If you were getting the same crappy performance regardless of resolution, then you'd have a point.

      • Well, my Athlon 650 (512MB RAM, GeForce 4 MMX 440) runs Warcraft III at 1280x1024 as smooth as silk, but UT2003 is choppy at any resolution, so it's CPU upgrade time in the next few months.

        Or I may just hold off until Doom3 comes out and do a mobo/cpu/ram/gpu upgrade. I can wait...... I think.

    • At work we refer to this as Lazy Programmer Syndrome. In short, left to his own devices, a programmer will work on performance until it is just tolerable on his kick ass high end development machine. If he is developing a multiuser system he will only optimize until performance is tolerable with a single user (himself). Have pity on the server when 50 people start using the service simultaneously.

      There is know known cure other than enlightened managers and these are hard to come by.
      • If lack of time due to deadlines is the only thing keeping software from being optimized to its full potential, then Duke Nukem Forver will run like the friggin wind on a 386.
      • :-) We had something similar last year on a pretty big web project. We had two servers - one running httpd and mail, the other a dedicated database server. Due to the huge and unnecesarily complicated database (the customer wanted the ability to add new columns/tables at any time via a web interface and still have it work ok - not very efficient since it ended up with a huge number of redundant tables) it was taking about 2.5-3 seconds average for a query.

        This didn't seem too bad until it went live and tried to cope with over 1000 visitors all searching and messing about within the first hour. The phone was ringing with complaints just after lunch ;-)

        It was then that I happened to notice the dual P3 database server only actually had one processor fitted. The supplier swore that we'd only ordered one CPU which seems odd when we knew we needed two and it's slightly inefficient to buy a dual CPU motherboard with 1 Proc. Plus we'd paid for 2.

        Didn't make much difference anyway; with another proc in there the load was still way above what it could handle ;-) You live and learn...
      • There is know known cure other than enlightened managers and these are hard to come by.

        Sounds like what you really mean is Unrealistic Deadline Syndrome. Try telling your boss that the software is feature complete, but it needs to be 50% faster. See if he gives you the extra month.

  • I recently decided to upgrade one of my PCs and settled on a dual CPU. The motherboard and CPUs are all available for commodity prices and thus give far more value for the dollar than a 2+gig single CPU.
  • by geekoid (135745) <dadinportlandNO@SPAMyahoo.com> on Monday September 16, 2002 @07:50PM (#4269623) Homepage Journal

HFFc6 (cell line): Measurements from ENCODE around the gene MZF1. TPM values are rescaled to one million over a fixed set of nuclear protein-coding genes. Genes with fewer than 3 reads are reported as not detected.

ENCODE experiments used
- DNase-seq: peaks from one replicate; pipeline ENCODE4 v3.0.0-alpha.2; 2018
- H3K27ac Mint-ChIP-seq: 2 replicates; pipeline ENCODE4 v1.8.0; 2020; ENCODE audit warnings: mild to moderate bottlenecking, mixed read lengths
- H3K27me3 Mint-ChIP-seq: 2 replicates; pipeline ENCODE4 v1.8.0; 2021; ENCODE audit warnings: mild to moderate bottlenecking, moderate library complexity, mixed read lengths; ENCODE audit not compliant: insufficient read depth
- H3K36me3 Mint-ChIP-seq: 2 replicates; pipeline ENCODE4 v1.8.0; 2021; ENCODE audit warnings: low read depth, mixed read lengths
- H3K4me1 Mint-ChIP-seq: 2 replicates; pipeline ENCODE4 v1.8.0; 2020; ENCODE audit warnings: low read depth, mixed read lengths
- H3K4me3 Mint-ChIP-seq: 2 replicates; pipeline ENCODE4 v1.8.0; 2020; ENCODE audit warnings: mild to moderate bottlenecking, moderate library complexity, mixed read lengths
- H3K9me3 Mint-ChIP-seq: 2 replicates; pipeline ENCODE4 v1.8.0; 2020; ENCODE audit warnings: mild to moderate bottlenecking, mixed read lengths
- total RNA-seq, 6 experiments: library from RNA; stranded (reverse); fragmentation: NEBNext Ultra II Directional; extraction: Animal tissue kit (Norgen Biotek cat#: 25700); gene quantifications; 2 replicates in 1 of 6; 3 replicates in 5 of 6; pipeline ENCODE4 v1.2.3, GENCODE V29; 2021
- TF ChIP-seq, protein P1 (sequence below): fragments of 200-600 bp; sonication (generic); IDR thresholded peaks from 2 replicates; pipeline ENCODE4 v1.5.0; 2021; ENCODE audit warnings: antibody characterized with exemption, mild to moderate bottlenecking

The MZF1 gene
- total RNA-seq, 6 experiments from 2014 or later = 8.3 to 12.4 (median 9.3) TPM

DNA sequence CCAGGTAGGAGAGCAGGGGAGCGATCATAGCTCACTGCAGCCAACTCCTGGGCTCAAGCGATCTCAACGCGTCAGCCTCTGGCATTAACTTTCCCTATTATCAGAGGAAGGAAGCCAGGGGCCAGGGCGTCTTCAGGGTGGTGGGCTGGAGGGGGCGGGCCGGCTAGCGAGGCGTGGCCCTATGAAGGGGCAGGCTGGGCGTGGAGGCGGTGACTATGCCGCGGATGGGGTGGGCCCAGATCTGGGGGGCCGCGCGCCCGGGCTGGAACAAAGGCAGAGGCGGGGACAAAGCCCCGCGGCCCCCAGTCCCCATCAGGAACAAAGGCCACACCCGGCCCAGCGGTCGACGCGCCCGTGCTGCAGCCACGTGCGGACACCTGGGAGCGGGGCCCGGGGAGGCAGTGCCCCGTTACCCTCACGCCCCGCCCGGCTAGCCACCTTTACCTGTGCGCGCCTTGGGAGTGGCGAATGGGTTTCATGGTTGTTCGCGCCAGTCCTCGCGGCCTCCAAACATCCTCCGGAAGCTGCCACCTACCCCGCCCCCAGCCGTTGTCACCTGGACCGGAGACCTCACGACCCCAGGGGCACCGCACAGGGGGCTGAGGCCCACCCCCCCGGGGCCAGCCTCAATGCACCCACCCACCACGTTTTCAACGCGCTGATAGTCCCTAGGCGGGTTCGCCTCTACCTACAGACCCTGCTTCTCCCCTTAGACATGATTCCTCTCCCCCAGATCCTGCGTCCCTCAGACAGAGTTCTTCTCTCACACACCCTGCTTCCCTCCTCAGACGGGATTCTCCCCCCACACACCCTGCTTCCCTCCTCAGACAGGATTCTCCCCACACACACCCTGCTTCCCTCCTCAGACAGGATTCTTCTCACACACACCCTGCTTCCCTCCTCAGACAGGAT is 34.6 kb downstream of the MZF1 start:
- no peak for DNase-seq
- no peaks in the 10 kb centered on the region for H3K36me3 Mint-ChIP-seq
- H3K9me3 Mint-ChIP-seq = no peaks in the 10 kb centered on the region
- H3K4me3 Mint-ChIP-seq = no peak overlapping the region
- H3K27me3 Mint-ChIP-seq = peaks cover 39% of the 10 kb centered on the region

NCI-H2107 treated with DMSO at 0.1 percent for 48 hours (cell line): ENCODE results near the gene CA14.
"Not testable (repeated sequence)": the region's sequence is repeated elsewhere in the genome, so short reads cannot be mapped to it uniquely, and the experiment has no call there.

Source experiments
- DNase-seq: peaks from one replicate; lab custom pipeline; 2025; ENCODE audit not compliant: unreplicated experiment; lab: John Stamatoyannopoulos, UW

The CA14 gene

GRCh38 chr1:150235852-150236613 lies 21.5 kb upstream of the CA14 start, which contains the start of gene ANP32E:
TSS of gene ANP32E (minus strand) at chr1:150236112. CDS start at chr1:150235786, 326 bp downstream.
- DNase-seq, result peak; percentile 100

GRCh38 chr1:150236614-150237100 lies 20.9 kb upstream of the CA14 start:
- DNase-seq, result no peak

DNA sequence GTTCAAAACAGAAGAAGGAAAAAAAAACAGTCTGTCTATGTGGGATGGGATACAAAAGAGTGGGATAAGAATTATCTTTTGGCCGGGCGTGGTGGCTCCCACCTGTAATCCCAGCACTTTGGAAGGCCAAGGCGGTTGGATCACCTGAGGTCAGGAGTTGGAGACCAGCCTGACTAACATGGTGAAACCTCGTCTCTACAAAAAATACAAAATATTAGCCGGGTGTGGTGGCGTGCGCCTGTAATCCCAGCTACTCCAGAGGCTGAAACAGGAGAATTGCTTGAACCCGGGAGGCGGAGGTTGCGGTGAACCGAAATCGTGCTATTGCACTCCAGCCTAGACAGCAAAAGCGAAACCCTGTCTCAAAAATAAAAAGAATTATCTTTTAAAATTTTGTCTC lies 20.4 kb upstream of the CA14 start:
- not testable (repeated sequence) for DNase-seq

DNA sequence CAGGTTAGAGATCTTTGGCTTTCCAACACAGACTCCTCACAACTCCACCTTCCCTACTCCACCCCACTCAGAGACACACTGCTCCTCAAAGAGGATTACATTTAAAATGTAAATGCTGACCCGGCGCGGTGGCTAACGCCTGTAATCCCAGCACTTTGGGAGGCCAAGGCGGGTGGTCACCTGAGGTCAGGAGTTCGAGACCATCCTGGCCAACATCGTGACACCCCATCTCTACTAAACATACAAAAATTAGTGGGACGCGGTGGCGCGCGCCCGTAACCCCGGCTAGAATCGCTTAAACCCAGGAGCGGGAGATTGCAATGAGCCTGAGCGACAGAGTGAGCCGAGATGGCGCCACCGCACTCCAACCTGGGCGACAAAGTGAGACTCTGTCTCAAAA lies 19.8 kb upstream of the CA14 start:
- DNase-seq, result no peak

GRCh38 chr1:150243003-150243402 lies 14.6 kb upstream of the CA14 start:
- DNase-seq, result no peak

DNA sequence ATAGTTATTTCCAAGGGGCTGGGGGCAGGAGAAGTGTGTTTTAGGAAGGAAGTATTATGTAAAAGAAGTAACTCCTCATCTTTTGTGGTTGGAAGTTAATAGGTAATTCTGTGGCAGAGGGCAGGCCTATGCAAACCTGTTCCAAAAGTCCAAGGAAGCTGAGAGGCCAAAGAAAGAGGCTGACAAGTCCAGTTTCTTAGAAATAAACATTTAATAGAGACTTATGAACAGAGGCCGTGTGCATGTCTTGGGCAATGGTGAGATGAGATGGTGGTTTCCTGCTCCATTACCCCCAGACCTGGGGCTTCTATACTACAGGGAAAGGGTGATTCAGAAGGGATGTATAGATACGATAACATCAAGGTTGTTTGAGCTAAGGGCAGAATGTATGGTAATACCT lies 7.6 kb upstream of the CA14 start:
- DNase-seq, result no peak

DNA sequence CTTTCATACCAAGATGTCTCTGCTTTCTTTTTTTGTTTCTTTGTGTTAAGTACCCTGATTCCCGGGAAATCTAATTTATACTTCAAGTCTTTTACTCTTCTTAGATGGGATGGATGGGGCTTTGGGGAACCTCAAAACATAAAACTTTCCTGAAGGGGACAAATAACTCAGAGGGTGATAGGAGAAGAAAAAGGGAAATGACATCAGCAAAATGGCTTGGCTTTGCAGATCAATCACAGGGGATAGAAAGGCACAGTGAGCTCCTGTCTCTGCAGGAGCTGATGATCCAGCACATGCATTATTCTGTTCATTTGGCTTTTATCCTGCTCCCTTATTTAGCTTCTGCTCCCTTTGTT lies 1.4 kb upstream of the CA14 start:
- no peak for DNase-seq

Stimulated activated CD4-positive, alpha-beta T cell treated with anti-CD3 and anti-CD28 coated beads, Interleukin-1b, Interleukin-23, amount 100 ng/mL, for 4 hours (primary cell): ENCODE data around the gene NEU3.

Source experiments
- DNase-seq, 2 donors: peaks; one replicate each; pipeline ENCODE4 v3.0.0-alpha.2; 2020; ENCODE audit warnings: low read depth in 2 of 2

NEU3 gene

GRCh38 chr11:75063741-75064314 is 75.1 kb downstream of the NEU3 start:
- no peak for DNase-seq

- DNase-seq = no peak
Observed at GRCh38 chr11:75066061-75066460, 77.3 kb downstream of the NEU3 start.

AOL Intel, and AMD enetered into a secret agrrement, code named "Show me the Money".
    In an unrelated story, aol will be adding new features into aol 9, its min. req will be dual 3 Gig processor, 512 megs ram.
    • Oooh, a post just itchin' for a punch line!

      In an unrelated story, aol will be adding new features into aol 9, its min. req will be dual 3 Gig processor, 512 megs ram.

      ... and a dedicated electrical generator.

      In an unrelated story, aol will be adding new features into aol 9, its min. req will be dual 3 Gig processor, 512 megs ram.

      ... for installation (Requirements for use may be higher).

      In an unrelated story, aol will be adding new features into aol 9, its min. req will be dual 3 Gig processor, 512 megs ram.

      ... and a two-button mouse.

      In an unrelated story, aol will be adding new features into aol 9, its min. req will be dual 3 Gig processor, 512 megs ram.

      ... and a 14.4K or faster modem (doesn't AOL have something to do with the Internet?)
  • by I_am_Rambi (536614) on Monday September 16, 2002 @07:50PM (#4269626) Homepage
    When you can wait a few months and get a cheaper processor, that will do the trick. Most of my friends, when building their own computers, will wait for the second or third generation chips (ie AMD 1800XP+). They can get a fast computer, for cheap.

    Just take a look at Pricewatch. The Athlon XP 2200 is at $144, while the Athlon 2000 is under $100. Why would you spend that much more on a new processor, when you aren't getting alot more speed out of them.

    With a few months turn over, it is worth the wait to save $50 or more on a slightly older processor, than on that latest processor.
  • by edeity (190828) on Monday September 16, 2002 @07:54PM (#4269642)
    Intel and AMD should just realise that it is id Software that drives the early adopter market segment of chips. id should be getting a cut of all cpu's sold. Pay the MS Tax, and the id Tax.

    View Quake (and soon Doom) releases relative to chip sales, and I'm convinced there will be a correlation. There is wider macro economic factors, but the key driver is Frames Per Second for the latest id software release.
  • Those of us on /. who know better can put together a nice system with yesterday's parts, but I think the average user still equates processor speed to overall performane. Even when Joe claims to consider RAM, he seldom considers the speed of that RAM, and never the FSB or the hdd speed.